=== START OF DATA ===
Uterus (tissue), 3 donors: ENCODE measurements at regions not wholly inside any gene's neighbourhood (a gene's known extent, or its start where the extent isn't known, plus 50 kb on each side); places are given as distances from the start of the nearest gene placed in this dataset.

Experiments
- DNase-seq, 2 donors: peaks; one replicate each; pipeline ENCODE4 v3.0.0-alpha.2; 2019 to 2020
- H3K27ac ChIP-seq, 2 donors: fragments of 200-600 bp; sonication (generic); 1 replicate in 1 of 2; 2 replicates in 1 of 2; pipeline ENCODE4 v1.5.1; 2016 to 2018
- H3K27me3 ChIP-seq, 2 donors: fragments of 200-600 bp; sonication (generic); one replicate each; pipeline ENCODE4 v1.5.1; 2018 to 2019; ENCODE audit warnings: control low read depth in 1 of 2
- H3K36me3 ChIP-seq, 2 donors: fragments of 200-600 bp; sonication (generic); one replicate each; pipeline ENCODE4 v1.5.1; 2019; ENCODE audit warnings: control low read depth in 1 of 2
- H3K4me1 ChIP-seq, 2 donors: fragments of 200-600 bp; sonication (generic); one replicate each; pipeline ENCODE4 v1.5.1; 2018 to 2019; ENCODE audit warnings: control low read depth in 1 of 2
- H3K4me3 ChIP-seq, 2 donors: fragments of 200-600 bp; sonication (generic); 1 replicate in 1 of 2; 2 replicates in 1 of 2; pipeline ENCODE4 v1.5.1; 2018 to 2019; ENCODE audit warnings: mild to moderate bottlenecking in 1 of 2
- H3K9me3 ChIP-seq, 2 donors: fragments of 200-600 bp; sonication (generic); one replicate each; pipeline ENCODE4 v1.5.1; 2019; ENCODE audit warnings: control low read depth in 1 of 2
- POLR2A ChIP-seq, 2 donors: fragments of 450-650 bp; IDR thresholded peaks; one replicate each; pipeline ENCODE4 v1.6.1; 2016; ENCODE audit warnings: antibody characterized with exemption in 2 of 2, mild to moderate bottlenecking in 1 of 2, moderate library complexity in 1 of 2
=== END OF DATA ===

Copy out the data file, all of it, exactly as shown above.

Uterus (tissue), 3 donors: ENCODE measurements at regions not wholly inside any gene's neighbourhood (a gene's known extent, or its start where the extent isn't known, plus 50 kb on each side); places are given as distances from the start of the nearest gene placed in this dataset.

Experiments
- DNase-seq, 2 donors: peaks; one replicate each; pipeline ENCODE4 v3.0.0-alpha.2; 2019 to 2020
- H3K27ac ChIP-seq, 2 donors: fragments of 200-600 bp; sonication (generic); 1 replicate in 1 of 2; 2 replicates in 1 of 2; pipeline ENCODE4 v1.5.1; 2016 to 2018
- H3K27me3 ChIP-seq, 2 donors: fragments of 200-600 bp; sonication (generic); one replicate each; pipeline ENCODE4 v1.5.1; 2018 to 2019; ENCODE audit warnings: control low read depth in 1 of 2
- H3K36me3 ChIP-seq, 2 donors: fragments of 200-600 bp; sonication (generic); one replicate each; pipeline ENCODE4 v1.5.1; 2019; ENCODE audit warnings: control low read depth in 1 of 2
- H3K4me1 ChIP-seq, 2 donors: fragments of 200-600 bp; sonication (generic); one replicate each; pipeline ENCODE4 v1.5.1; 2018 to 2019; ENCODE audit warnings: control low read depth in 1 of 2
- H3K4me3 ChIP-seq, 2 donors: fragments of 200-600 bp; sonication (generic); 1 replicate in 1 of 2; 2 replicates in 1 of 2; pipeline ENCODE4 v1.5.1; 2018 to 2019; ENCODE audit warnings: mild to moderate bottlenecking in 1 of 2
- H3K9me3 ChIP-seq, 2 donors: fragments of 200-600 bp; sonication (generic); one replicate each; pipeline ENCODE4 v1.5.1; 2019; ENCODE audit warnings: control low read depth in 1 of 2
- POLR2A ChIP-seq, 2 donors: fragments of 450-650 bp; IDR thresholded peaks; one replicate each; pipeline ENCODE4 v1.6.1; 2016; ENCODE audit warnings: antibody characterized with exemption in 2 of 2, mild to moderate bottlenecking in 1 of 2, moderate library complexity in 1 of 2